James Bond is a fictional character created by novelist Ian Fleming in 1953. Bond is a British secret agent working for MI6 who also answers by his codename, 007. He has been portrayed on film by actors Sean Connery,David Niven, George Lazenby, Roger Moore, Timothy Dalton, Pierce Brosnan and Daniel Craig, in twenty-five productions. Only two films were not made by Eon Productions. Eon now holds the full adaptation rights to all of Fleming’s Bond novels.
Here you can see some of the best preserved machines which used in Bond movies. I must say there is huge amount of creativity and time spent on creating these machines, They look incredible and worth saving and displaying like they are displayed here. This is cinematic treasure. These machines are in the supporting cast of Bond movies, Bond movies will not be Bond movies without them. The 24th bond movie is recently named Spectre and you will see here which car will be the next Bond Car in Spectre.
Vehicle that featured prominently in a Bond opening scene, the Q Boat took a wild ride through the Thames in 1999’s The World Is Not Enough.
Quantum of Solace may not be remembered among the best Bond movies, but its opening sequence featured one of the most visceral and engaging car chases in the long-running series. Aston Martin’s DBS was the unfortunate victim of that violent pursuit.
Back in 1965, at the time of Thunderball‘s release, we all thought we would be travelling via personal jet packs in the future. Sean Connery enflamed that fantasy by using one as means of escape in the film’s opening sequence.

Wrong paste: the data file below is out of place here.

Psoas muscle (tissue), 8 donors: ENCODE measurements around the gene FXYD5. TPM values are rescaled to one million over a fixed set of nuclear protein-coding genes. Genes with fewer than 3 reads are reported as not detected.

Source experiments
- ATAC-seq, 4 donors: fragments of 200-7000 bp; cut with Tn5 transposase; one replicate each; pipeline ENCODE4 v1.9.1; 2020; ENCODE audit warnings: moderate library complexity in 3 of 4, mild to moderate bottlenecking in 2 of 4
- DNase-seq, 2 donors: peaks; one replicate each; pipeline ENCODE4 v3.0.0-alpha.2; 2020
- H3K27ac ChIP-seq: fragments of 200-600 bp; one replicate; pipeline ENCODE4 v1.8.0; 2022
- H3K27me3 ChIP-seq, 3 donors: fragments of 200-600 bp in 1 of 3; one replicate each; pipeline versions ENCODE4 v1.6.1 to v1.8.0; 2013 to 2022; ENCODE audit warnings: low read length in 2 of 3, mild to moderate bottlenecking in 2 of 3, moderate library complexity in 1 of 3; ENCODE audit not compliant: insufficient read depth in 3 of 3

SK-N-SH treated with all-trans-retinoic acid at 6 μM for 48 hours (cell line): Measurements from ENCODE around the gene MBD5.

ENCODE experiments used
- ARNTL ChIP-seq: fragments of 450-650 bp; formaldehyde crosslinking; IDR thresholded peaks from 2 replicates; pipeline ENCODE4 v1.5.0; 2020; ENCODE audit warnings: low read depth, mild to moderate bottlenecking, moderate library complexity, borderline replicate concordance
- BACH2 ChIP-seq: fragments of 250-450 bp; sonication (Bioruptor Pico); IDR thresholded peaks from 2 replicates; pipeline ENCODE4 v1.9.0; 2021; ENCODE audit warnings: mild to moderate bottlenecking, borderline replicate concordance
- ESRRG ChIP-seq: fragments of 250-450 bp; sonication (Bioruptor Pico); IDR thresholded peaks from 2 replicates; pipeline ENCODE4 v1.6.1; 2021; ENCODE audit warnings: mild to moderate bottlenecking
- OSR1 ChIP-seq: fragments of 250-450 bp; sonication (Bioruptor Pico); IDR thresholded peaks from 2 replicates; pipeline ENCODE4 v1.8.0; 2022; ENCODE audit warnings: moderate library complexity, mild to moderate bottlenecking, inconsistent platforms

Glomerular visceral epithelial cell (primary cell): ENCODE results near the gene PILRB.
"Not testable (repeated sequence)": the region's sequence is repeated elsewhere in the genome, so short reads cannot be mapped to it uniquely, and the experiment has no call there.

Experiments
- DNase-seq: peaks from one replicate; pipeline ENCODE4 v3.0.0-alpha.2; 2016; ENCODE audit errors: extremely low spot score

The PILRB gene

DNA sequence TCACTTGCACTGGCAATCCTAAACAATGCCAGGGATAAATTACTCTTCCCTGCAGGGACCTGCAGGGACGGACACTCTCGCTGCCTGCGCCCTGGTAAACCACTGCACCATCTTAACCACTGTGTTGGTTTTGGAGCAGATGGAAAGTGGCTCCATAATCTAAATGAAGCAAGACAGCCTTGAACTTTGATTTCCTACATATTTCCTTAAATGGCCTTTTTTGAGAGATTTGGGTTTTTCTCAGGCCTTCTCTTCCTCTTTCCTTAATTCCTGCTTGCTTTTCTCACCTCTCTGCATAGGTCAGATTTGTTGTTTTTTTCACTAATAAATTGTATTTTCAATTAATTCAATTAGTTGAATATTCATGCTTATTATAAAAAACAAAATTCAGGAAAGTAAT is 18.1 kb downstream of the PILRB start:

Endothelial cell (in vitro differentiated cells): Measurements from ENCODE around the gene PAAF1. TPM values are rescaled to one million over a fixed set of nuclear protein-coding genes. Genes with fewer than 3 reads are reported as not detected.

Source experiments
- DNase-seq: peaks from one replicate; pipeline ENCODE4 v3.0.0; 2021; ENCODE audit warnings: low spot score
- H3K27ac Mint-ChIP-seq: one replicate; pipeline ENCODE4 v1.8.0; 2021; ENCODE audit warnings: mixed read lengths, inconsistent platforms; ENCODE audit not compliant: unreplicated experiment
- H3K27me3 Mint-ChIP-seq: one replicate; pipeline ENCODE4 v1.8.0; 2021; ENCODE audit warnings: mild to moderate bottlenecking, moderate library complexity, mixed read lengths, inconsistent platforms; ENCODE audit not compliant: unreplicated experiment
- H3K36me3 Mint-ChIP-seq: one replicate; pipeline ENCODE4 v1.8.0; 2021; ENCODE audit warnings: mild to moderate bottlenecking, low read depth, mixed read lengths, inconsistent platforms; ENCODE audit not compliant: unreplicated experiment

James Bond’s passport. When he is not jetpacking.
The Spy Who Loved Me debuted the iconic amphibious Lotus. Elon Musk spent nearly $1 million to acquire the sub in October 2013.
The exhibition includes a selection of motorbikes from the times when 007 didn’t have access to a car. Pictured here are bikes from Skyfall, Tomorrow Never Dies, and GoldenEye.
A 1/3 scale model of a military helicopter that was featured in Skyfall. AgustaWestland’s helicopters are built in southwest England, and the company has expressed its pride in supporting the “quintessentially British” James Bond franchise.
About as silly as the movie in which it starred, this single-occupancy submarine made an appearance in 1983’s Octopussy.
Starring in 1987’s The Living Daylights with Timothy Dalton, the V8 Volante was “winterized” as part of the film’s storyline and included a self-destruct button that Bond had to deploy in the course of an escape. Also pictured is the cello case that served as the spy’s subsequent mode of transport down a snow-covered mountainside.
Bond’s gyrocopter in 1967’s You Only Live Twice. The Little Nellie was flown by its creator, British airman Ken Wallis, who stood in for Sean Connery’s Bond.
Blofeld’s Bathosub in Diamonds Are Forever is another example of the 20th century’s expectation that we’d develop equivalents of the car for travelling via water and air.
The man that’s set to provide the special effects in Star Wars Episode VII, Chris Corbould, is a Bond film veteran. He has served as FX coordinator, supervisor, or director on multiple 007 projects.
The original and most iconic of all Bond cars, Aston Martin’s DB5 made its debut in the third 007 film, 1964’s Goldfinger. It has since reprised the role of Bond’s favorite ride several times, including in the latest release, Skyfall. 2006’s Casino Royale shows Bond winning the DB5 in a game of high-stakes poker, establishing his credentials as a savvy card player. The DB in the car’s name represents the initials of longtime Aston Martin owner David Brown, under whose stewardship the brand rose to prominence.
If there’s one recurring theme to all of Bond’s cars, it’s the inclusion of violent extras like rockets, machine guns, and tire spikes.
Die Another Day was rich on snow and ice, so inevitably there had to be a custom-designed snowmobile for James Bond to ride around on.